Games Are Popular With All Ages

SENIOR MOMENTS

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Do you enjoy playing games? What kind do you prefer -- board, card, word, quiz? Payson offers a number of choices for aficionados of all ages. The Rim Country Chess Club meets Wednesday evenings and a Scrabble Club gets together Thursday evenings at Fireside Espresso, 614 N. Beeline Highway; card games and dominoes are played weekday afternoons at the Senior Center, 514 W. Main St. Probably every household in Rim Country has one or more board games -- which ones are in your closet?

Games have been around for thousands of years. Artifacts of a board game similar to checkers, dating from 4000 B.C., have been found in what was Babylonia. Ancient Samarians played a backgammon-like game in 3000 B.C. Chess is believed to have evolved in India from a game called Chaturanga. Korean, Syrian and Aztec cultures, from around 300 A.D., all had Parcheesi-type games. Playing cards came into being around 1000 A.D. in China.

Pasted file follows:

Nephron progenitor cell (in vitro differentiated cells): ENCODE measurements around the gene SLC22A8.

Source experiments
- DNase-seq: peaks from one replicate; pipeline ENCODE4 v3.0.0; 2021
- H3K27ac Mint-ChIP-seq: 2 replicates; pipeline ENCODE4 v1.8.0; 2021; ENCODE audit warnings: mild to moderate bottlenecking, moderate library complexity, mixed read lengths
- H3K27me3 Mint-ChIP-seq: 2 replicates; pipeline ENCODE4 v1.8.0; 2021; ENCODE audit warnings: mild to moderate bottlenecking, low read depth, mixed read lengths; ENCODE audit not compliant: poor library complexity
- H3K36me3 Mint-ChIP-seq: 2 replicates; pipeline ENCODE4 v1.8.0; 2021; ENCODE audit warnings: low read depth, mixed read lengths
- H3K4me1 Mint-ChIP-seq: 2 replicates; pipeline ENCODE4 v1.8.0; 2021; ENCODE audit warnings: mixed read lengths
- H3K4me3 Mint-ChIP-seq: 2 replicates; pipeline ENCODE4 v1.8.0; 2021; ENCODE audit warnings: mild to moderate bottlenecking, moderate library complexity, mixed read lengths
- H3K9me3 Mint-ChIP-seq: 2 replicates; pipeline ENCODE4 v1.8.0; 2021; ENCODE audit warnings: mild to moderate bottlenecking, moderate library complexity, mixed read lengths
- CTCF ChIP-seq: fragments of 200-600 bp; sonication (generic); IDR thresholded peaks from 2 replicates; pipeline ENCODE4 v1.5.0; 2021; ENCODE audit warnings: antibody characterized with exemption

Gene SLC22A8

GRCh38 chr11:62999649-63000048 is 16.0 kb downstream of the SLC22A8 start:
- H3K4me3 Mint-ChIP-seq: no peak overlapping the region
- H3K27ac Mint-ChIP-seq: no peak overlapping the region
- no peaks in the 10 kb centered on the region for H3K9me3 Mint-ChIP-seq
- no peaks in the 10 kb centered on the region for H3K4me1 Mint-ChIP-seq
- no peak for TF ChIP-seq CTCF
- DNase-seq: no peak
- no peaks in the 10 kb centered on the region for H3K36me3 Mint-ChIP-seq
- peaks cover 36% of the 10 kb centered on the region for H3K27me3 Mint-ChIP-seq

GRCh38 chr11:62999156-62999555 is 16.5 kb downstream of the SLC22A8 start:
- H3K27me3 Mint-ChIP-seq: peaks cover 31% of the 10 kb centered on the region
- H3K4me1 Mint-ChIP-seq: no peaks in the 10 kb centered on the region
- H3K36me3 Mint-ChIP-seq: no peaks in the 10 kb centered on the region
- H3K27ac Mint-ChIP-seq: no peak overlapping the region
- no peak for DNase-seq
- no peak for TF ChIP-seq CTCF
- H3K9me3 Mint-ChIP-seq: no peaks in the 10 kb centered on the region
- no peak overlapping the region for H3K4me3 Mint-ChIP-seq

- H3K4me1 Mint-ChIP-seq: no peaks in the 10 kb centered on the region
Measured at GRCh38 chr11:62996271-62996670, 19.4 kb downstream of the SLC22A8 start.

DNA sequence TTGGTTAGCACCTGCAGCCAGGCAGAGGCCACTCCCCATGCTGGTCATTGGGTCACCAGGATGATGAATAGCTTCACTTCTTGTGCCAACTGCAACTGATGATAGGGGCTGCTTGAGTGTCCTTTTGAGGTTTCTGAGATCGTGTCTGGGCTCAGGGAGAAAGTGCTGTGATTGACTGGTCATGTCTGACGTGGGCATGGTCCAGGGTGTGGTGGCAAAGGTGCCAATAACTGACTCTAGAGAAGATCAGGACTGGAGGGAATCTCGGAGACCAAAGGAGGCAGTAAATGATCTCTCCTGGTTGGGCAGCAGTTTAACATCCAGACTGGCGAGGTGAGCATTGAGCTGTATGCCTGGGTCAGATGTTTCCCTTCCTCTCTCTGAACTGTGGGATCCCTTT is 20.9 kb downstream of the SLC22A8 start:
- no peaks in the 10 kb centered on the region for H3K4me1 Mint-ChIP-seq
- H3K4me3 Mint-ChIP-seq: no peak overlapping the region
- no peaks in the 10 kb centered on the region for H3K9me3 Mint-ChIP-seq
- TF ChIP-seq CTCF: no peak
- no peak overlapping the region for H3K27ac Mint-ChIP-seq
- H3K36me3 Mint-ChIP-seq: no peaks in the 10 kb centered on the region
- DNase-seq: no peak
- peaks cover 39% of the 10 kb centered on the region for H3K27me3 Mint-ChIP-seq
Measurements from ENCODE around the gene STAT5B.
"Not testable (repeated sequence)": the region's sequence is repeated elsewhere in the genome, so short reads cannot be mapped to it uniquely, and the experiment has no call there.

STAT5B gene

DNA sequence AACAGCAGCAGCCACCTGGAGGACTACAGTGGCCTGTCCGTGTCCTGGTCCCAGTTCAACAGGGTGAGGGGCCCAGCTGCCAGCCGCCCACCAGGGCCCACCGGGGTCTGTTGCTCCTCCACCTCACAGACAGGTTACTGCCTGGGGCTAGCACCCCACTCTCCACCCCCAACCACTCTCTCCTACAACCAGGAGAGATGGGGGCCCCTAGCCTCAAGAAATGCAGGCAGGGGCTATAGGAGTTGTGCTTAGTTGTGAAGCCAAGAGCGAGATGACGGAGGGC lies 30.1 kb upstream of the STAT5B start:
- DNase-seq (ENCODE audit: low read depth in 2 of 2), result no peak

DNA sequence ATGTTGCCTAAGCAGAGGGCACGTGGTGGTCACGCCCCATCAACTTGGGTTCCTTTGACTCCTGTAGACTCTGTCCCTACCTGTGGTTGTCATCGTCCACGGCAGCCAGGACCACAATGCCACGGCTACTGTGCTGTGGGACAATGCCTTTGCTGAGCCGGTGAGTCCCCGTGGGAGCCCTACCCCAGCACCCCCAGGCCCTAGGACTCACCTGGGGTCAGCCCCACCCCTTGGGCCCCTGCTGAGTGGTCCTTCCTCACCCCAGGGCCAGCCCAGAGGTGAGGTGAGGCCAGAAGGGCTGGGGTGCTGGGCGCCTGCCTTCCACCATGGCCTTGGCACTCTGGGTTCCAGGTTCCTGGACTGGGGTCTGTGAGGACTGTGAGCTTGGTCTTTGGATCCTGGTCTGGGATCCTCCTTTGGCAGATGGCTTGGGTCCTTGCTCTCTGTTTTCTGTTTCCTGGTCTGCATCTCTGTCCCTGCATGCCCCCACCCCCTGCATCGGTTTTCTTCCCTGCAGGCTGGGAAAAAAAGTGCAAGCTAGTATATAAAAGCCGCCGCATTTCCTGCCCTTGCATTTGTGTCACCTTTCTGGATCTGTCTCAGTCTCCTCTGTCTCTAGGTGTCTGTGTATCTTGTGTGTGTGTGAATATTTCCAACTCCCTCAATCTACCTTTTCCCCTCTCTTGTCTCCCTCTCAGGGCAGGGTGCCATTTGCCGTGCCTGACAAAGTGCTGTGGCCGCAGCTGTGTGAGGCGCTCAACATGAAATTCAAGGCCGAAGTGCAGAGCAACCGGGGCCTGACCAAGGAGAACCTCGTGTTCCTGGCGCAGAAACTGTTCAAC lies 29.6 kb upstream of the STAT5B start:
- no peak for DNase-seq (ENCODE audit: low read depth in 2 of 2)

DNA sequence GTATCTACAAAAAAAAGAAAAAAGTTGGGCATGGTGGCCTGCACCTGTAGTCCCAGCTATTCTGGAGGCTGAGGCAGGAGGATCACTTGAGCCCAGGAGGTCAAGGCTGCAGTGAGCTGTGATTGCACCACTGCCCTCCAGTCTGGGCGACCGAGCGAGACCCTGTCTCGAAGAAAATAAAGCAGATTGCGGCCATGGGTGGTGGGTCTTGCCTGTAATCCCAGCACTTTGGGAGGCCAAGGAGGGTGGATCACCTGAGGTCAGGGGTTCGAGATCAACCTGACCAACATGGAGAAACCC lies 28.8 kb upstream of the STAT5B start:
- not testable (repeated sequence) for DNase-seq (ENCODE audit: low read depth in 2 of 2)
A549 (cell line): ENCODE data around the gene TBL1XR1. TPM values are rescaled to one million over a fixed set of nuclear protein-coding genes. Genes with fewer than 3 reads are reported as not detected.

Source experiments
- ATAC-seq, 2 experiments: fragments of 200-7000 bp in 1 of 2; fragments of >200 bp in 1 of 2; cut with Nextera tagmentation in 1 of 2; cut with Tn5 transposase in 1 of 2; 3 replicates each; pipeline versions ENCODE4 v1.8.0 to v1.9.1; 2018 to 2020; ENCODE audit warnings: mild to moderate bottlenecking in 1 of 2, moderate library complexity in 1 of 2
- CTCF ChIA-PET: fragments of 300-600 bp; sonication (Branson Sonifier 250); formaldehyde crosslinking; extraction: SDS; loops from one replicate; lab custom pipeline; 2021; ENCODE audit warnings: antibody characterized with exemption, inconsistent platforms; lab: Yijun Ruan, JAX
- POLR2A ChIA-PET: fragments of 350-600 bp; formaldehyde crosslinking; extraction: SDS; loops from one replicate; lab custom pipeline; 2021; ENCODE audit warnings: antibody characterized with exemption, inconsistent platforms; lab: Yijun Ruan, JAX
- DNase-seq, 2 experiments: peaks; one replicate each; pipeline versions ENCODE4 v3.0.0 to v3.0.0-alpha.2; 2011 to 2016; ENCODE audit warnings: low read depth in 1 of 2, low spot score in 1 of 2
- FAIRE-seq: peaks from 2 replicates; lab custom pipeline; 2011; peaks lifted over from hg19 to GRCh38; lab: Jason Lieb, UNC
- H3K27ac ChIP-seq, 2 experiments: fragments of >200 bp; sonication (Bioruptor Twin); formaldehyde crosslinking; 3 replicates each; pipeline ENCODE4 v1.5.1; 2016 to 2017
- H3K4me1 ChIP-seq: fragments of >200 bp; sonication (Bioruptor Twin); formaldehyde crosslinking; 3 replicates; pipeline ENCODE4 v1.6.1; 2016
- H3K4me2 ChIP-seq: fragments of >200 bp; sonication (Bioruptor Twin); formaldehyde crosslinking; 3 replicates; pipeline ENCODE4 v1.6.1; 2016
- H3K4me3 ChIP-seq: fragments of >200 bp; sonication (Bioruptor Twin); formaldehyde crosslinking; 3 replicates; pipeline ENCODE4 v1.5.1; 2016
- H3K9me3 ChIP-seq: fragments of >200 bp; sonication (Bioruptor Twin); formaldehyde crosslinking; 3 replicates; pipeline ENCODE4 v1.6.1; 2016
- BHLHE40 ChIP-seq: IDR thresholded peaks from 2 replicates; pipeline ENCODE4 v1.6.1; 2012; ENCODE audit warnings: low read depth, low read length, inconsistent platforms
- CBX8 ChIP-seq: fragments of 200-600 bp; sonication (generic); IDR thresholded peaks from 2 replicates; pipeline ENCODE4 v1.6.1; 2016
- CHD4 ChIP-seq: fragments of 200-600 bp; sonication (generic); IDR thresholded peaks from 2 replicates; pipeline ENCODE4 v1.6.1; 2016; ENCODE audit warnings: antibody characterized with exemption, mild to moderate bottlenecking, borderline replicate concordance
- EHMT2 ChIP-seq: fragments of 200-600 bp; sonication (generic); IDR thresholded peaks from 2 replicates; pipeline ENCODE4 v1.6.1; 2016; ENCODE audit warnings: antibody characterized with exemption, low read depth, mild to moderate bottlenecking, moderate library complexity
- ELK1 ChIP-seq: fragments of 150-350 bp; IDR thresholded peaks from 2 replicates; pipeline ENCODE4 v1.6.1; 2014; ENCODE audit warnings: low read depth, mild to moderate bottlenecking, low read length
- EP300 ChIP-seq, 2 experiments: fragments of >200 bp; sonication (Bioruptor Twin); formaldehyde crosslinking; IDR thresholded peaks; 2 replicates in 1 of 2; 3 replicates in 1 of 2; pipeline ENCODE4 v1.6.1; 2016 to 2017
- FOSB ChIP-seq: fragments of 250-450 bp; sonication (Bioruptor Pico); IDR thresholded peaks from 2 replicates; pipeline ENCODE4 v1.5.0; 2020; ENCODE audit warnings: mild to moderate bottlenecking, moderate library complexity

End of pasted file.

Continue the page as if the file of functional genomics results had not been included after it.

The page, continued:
Even animals enjoy games. A dog is never happier than when someone is throwing a Frisbee for him. We once had a cat that loved hide-and-seek. Q, the feline that now rules our roost, has her own version of that game. She will hide her favorite toy mouse beneath furniture or push it under closet doors, and then I am expected to get down on my hands and knees and find it for her. There's something wrong with this picture -- isn't the animal supposed to retrieve, not the human?

Payson Area Senior Circle

There will be a meeting for volunteers, both current and those interested in becoming a volunteer at Senior Circle, from 9:30 a.m. to 11 a.m. Wednesday Jan. 18, at the Circle office, 215 N. Beeline Highway. A number of volunteer opportunities are available. For information, call Kathy Coombes, volunteer coordinator, at (928) 472-9290.